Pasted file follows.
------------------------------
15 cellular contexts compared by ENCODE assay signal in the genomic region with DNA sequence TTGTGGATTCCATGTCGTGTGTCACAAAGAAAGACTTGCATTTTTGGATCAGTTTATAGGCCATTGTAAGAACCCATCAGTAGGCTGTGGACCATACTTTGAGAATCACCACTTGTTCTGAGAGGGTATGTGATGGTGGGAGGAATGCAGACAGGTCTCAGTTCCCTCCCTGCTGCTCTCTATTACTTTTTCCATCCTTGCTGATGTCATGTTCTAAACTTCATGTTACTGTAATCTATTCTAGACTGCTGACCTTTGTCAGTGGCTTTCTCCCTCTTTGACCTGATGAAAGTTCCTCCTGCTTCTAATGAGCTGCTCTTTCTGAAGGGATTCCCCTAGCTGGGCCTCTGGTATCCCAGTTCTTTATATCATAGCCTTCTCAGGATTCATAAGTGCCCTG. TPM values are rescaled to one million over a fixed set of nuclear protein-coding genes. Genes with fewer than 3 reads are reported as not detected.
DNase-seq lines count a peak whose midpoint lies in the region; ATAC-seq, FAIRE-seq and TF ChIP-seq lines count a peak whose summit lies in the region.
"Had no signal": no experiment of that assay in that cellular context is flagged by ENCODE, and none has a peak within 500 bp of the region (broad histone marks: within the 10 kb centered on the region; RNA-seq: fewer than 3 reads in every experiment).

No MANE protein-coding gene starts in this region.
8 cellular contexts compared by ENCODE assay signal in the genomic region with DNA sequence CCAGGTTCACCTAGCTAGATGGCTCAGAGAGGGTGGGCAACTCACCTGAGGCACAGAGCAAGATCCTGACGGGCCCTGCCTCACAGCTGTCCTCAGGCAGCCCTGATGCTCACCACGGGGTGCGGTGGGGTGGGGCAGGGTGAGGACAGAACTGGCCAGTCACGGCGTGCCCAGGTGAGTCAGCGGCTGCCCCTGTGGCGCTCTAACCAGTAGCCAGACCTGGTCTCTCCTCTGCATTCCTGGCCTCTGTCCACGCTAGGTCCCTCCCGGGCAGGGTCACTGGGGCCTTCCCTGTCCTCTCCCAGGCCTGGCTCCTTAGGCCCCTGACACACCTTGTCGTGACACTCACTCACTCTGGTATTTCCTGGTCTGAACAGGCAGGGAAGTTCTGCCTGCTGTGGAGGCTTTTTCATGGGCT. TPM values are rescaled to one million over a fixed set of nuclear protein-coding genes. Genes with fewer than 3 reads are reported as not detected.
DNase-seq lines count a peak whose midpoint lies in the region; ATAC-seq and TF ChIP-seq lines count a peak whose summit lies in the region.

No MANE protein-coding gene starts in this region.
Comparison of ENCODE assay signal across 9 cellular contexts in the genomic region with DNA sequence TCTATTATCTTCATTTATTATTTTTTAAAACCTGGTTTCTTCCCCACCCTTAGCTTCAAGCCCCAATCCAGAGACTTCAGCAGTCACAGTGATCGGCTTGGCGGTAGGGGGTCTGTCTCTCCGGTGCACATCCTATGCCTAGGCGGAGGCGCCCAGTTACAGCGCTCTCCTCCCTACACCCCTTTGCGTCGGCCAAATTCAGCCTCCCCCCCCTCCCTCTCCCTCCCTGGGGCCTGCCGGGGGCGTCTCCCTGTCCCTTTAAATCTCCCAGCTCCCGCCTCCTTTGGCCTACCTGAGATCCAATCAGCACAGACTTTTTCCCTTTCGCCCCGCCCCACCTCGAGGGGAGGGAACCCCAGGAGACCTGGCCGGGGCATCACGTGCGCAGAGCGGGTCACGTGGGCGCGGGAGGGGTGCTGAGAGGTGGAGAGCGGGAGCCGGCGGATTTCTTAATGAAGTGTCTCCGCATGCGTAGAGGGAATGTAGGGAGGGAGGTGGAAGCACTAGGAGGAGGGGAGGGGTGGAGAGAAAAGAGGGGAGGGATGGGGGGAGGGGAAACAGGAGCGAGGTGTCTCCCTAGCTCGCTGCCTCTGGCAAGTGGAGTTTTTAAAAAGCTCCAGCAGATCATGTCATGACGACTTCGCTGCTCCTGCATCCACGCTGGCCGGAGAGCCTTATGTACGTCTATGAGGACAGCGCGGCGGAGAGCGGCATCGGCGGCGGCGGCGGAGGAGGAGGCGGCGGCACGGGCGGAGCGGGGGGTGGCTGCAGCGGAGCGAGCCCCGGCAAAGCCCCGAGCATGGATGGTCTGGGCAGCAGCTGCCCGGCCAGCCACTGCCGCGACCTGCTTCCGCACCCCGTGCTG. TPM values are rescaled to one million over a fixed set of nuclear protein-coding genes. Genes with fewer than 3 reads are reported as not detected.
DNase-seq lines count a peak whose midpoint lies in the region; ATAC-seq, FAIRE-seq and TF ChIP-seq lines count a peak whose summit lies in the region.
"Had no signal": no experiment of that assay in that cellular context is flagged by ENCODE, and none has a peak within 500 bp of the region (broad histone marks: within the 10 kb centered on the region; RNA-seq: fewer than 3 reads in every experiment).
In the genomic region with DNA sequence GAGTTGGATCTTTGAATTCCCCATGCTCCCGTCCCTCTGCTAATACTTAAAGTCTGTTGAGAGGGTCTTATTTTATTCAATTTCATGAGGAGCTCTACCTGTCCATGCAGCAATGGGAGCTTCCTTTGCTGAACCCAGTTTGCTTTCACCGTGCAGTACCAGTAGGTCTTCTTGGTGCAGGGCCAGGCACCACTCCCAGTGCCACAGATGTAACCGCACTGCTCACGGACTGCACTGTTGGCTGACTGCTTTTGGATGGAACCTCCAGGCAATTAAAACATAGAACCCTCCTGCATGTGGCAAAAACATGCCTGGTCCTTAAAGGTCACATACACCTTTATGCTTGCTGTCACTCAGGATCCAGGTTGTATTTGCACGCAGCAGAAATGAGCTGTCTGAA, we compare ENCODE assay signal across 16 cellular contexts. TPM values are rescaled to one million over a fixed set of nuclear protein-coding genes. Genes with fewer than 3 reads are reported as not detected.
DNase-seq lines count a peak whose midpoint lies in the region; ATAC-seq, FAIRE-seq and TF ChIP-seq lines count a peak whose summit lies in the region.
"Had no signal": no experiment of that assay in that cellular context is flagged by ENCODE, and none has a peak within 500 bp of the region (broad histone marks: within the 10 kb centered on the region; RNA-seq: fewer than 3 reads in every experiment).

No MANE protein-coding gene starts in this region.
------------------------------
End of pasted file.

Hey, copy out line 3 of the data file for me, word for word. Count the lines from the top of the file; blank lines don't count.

"Had no signal": no experiment of that assay in that cellular context is flagged by ENCODE, and none has a peak within 500 bp of the region (broad histone marks: within the 10 kb centered on the region; RNA-seq: fewer than 3 reads in every experiment).